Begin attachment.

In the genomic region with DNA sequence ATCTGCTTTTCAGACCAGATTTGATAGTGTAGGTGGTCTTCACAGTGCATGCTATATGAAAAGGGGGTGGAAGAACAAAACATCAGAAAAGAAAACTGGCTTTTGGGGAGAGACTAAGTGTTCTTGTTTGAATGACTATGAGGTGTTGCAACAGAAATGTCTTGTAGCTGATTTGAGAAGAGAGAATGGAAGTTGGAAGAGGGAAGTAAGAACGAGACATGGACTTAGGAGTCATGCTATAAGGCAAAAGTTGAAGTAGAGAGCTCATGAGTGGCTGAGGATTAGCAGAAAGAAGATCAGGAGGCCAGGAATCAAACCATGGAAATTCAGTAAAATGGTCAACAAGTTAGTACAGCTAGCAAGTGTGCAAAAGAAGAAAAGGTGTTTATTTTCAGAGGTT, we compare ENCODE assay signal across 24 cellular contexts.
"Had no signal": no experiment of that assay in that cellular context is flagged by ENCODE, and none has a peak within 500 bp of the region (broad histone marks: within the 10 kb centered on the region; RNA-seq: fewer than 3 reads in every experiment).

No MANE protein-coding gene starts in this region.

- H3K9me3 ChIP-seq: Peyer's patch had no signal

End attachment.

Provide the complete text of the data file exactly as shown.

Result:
In the genomic region with DNA sequence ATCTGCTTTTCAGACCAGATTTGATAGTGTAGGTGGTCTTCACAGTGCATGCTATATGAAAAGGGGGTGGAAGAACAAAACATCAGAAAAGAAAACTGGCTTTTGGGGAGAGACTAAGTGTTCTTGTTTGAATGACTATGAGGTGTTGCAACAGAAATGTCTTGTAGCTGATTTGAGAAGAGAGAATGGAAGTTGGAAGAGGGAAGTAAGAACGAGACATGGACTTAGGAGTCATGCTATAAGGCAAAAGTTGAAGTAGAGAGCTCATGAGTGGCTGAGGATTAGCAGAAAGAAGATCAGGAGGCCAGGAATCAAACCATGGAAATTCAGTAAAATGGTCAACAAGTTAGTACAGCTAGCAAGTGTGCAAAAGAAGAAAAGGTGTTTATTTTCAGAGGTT, we compare ENCODE assay signal across 24 cellular contexts.
"Had no signal": no experiment of that assay in that cellular context is flagged by ENCODE, and none has a peak within 500 bp of the region (broad histone marks: within the 10 kb centered on the region; RNA-seq: fewer than 3 reads in every experiment).

No MANE protein-coding gene starts in this region.

- H3K9me3 ChIP-seq: Peyer's patch had no signal